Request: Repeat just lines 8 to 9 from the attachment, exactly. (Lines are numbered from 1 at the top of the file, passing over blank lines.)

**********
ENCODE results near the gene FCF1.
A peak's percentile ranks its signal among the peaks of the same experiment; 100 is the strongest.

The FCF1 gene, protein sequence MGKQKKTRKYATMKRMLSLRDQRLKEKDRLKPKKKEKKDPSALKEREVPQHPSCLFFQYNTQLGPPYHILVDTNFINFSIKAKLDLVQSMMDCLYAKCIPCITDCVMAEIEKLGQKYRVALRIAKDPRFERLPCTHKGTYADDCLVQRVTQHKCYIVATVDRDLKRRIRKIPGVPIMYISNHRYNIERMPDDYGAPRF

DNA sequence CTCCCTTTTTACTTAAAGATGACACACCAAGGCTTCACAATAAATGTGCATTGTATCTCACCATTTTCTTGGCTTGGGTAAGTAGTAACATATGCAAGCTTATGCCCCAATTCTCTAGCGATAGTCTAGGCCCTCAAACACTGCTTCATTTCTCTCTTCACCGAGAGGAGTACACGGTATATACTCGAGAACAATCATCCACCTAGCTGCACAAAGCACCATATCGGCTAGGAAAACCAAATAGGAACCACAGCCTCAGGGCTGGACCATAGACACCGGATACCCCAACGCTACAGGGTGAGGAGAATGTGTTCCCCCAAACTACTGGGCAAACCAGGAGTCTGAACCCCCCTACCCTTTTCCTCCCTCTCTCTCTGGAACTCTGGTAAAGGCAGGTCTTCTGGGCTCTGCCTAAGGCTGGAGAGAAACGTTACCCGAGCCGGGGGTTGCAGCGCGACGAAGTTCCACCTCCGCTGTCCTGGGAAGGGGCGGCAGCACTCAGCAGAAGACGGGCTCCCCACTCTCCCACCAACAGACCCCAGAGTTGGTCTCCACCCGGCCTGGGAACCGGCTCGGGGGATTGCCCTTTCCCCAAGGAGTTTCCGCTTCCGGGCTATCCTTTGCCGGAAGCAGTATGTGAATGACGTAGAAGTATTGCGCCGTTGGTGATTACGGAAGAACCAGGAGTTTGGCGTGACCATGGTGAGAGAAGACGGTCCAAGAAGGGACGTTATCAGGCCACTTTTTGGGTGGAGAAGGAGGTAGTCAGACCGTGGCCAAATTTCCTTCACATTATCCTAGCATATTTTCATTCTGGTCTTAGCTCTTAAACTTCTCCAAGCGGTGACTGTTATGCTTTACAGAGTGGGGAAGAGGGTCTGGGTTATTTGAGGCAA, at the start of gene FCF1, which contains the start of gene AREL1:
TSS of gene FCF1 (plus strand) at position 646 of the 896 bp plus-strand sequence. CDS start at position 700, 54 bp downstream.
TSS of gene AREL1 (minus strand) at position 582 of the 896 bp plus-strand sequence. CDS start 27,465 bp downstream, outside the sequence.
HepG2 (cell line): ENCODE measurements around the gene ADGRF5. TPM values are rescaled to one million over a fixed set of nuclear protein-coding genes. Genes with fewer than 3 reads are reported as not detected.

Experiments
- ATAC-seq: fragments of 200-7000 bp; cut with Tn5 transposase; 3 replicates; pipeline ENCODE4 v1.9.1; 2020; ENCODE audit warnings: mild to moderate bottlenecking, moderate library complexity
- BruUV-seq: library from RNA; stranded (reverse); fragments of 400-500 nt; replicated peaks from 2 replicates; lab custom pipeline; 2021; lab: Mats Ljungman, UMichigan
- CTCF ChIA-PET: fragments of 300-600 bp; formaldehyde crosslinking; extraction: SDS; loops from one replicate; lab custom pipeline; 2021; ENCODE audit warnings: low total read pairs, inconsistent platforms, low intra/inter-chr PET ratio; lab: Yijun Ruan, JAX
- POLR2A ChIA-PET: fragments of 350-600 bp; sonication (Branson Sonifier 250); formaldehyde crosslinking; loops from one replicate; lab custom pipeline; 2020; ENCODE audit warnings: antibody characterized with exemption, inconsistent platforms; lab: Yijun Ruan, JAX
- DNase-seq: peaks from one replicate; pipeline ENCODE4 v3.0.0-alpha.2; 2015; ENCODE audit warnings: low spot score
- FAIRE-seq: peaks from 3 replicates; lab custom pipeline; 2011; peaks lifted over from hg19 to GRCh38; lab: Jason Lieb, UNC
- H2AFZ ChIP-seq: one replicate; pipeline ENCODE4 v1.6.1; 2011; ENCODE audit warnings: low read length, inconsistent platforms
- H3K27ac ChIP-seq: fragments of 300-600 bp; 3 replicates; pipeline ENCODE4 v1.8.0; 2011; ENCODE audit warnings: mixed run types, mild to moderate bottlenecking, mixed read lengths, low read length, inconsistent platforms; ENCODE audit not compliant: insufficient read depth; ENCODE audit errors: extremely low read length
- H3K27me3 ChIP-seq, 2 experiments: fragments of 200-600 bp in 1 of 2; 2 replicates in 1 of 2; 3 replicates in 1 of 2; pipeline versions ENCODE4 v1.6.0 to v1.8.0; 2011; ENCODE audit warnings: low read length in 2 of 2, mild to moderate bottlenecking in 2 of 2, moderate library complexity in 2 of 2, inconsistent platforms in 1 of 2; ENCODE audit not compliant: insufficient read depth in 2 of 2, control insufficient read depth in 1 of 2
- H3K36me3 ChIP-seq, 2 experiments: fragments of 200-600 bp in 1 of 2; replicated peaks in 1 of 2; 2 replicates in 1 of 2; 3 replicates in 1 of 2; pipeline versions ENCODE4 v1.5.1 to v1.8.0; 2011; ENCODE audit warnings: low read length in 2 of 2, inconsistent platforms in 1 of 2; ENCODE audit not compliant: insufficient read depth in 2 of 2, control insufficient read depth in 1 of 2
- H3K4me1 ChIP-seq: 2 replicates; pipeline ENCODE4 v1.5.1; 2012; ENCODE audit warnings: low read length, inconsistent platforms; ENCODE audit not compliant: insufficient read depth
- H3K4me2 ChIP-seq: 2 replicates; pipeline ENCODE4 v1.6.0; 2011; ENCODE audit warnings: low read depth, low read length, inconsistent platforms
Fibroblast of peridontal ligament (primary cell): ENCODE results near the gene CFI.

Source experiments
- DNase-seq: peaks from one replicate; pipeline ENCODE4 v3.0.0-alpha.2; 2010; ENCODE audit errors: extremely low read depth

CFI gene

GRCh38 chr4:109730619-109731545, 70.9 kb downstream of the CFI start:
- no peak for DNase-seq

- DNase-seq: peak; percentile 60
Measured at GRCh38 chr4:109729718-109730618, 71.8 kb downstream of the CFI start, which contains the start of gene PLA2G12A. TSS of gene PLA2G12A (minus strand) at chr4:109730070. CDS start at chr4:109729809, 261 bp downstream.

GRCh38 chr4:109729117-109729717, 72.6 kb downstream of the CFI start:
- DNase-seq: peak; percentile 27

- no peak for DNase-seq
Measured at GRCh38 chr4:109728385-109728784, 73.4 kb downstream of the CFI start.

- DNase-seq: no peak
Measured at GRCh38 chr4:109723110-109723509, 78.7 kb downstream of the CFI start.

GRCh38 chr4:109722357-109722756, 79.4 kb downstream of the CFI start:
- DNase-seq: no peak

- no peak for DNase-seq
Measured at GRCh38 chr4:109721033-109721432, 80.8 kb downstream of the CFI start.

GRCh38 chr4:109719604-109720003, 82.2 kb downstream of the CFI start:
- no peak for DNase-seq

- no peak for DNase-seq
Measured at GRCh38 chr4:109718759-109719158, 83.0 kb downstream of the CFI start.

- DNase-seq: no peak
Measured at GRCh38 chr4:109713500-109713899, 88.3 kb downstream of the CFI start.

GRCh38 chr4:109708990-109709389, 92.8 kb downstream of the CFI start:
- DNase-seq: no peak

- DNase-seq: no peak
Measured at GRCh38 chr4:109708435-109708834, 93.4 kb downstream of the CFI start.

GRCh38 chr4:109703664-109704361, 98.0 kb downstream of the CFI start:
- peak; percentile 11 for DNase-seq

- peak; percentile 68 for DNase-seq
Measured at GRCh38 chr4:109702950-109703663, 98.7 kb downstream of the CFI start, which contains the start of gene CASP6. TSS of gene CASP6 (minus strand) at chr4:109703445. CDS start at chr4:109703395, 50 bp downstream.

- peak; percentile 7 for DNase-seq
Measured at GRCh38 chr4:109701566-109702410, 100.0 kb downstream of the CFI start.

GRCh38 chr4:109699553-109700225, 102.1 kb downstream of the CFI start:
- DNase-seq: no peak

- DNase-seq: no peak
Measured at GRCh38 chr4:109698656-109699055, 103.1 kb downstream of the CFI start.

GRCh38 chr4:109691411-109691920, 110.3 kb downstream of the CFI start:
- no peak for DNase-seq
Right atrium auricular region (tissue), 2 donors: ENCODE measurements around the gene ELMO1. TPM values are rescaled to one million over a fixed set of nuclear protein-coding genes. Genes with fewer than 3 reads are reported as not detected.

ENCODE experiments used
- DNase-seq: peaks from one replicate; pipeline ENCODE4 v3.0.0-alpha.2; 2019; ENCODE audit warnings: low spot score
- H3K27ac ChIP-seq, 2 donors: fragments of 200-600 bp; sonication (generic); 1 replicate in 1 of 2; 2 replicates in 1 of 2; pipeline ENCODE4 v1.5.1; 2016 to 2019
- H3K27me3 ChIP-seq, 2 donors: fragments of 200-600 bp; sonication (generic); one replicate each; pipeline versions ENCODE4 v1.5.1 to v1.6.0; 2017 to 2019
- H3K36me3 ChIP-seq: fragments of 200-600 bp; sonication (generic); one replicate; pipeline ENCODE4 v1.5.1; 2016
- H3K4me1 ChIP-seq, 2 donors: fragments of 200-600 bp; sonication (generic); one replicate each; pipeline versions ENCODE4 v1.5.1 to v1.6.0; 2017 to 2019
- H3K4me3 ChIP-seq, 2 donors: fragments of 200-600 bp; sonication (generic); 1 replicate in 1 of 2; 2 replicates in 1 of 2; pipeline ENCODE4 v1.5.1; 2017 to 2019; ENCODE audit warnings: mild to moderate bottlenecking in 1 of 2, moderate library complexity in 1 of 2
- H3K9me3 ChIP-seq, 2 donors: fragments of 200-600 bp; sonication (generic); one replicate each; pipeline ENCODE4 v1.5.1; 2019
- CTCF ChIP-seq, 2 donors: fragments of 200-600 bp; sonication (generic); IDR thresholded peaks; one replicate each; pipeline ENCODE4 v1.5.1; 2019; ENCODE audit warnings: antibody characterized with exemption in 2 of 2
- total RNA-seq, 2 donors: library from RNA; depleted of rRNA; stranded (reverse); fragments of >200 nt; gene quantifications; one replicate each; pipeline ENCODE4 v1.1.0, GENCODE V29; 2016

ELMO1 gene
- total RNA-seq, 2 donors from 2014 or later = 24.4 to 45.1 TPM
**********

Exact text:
Experiments
- ATAC-seq: fragments of 200-7000 bp; cut with Tn5 transposase; 3 replicates; pipeline ENCODE4 v1.9.1; 2020; ENCODE audit warnings: mild to moderate bottlenecking, moderate library complexity